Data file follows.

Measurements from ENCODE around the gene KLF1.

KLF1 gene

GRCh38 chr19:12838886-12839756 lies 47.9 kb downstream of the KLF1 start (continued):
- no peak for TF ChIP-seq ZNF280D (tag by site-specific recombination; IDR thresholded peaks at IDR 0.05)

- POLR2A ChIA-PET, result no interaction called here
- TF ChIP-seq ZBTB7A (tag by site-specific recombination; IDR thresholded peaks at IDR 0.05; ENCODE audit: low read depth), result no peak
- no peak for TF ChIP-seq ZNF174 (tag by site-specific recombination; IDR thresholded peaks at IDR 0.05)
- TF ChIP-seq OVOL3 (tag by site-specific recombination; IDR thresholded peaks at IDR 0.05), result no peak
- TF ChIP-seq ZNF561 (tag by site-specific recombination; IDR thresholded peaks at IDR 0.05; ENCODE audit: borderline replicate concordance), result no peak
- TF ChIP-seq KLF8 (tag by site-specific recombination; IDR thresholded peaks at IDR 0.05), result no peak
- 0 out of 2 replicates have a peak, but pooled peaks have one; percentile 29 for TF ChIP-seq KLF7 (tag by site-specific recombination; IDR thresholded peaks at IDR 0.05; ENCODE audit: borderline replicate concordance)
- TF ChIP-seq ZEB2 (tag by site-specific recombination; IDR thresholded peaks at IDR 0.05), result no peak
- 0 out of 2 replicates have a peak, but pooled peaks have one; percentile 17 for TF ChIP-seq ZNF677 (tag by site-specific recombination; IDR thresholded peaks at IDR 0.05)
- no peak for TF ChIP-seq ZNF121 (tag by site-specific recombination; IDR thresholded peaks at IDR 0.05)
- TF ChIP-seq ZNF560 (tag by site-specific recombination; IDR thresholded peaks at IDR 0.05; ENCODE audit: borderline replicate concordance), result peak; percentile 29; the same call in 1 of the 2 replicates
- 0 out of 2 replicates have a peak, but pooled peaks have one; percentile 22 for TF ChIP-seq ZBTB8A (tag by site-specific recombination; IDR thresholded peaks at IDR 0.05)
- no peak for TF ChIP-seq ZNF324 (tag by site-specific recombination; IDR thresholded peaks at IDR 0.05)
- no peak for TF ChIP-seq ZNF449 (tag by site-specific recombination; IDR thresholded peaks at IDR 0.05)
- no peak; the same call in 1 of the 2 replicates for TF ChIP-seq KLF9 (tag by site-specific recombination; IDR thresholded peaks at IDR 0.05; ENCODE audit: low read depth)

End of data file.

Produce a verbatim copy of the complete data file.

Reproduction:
Measurements from ENCODE around the gene KLF1.

KLF1 gene

GRCh38 chr19:12838886-12839756 lies 47.9 kb downstream of the KLF1 start (continued):
- no peak for TF ChIP-seq ZNF280D (tag by site-specific recombination; IDR thresholded peaks at IDR 0.05)

- POLR2A ChIA-PET, result no interaction called here
- TF ChIP-seq ZBTB7A (tag by site-specific recombination; IDR thresholded peaks at IDR 0.05; ENCODE audit: low read depth), result no peak
- no peak for TF ChIP-seq ZNF174 (tag by site-specific recombination; IDR thresholded peaks at IDR 0.05)
- TF ChIP-seq OVOL3 (tag by site-specific recombination; IDR thresholded peaks at IDR 0.05), result no peak
- TF ChIP-seq ZNF561 (tag by site-specific recombination; IDR thresholded peaks at IDR 0.05; ENCODE audit: borderline replicate concordance), result no peak
- TF ChIP-seq KLF8 (tag by site-specific recombination; IDR thresholded peaks at IDR 0.05), result no peak
- 0 out of 2 replicates have a peak, but pooled peaks have one; percentile 29 for TF ChIP-seq KLF7 (tag by site-specific recombination; IDR thresholded peaks at IDR 0.05; ENCODE audit: borderline replicate concordance)
- TF ChIP-seq ZEB2 (tag by site-specific recombination; IDR thresholded peaks at IDR 0.05), result no peak
- 0 out of 2 replicates have a peak, but pooled peaks have one; percentile 17 for TF ChIP-seq ZNF677 (tag by site-specific recombination; IDR thresholded peaks at IDR 0.05)
- no peak for TF ChIP-seq ZNF121 (tag by site-specific recombination; IDR thresholded peaks at IDR 0.05)
- TF ChIP-seq ZNF560 (tag by site-specific recombination; IDR thresholded peaks at IDR 0.05; ENCODE audit: borderline replicate concordance), result peak; percentile 29; the same call in 1 of the 2 replicates
- 0 out of 2 replicates have a peak, but pooled peaks have one; percentile 22 for TF ChIP-seq ZBTB8A (tag by site-specific recombination; IDR thresholded peaks at IDR 0.05)
- no peak for TF ChIP-seq ZNF324 (tag by site-specific recombination; IDR thresholded peaks at IDR 0.05)
- no peak for TF ChIP-seq ZNF449 (tag by site-specific recombination; IDR thresholded peaks at IDR 0.05)
- no peak; the same call in 1 of the 2 replicates for TF ChIP-seq KLF9 (tag by site-specific recombination; IDR thresholded peaks at IDR 0.05; ENCODE audit: low read depth)